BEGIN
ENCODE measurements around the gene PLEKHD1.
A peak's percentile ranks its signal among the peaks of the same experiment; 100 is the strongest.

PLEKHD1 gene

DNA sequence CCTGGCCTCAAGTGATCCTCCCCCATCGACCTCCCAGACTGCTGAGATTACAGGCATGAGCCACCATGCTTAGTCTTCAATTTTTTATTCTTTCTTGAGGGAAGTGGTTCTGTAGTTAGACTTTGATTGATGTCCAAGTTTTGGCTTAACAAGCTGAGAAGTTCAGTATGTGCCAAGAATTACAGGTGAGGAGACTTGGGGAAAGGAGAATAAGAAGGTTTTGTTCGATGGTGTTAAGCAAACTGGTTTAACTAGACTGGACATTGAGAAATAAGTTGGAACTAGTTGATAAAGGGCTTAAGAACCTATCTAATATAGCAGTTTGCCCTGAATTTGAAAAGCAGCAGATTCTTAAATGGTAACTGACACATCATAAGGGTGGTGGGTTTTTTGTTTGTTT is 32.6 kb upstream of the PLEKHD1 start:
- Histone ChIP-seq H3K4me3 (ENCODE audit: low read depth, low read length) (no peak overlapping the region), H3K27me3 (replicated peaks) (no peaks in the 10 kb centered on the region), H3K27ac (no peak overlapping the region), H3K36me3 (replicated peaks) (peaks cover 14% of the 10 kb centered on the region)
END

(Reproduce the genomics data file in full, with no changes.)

ENCODE measurements around the gene PLEKHD1.
A peak's percentile ranks its signal among the peaks of the same experiment; 100 is the strongest.

PLEKHD1 gene

DNA sequence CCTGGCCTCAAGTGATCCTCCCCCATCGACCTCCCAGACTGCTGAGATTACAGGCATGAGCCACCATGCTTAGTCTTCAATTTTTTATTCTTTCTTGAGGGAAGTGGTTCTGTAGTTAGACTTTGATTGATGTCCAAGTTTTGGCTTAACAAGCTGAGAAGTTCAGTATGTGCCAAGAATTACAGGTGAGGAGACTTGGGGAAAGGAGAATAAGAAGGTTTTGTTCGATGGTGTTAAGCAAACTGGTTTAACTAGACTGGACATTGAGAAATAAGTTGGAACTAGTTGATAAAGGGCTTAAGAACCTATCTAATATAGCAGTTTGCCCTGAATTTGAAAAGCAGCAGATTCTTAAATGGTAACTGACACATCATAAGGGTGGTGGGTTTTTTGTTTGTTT is 32.6 kb upstream of the PLEKHD1 start:
- Histone ChIP-seq H3K4me3 (ENCODE audit: low read depth, low read length) (no peak overlapping the region), H3K27me3 (replicated peaks) (no peaks in the 10 kb centered on the region), H3K27ac (no peak overlapping the region), H3K36me3 (replicated peaks) (peaks cover 14% of the 10 kb centered on the region)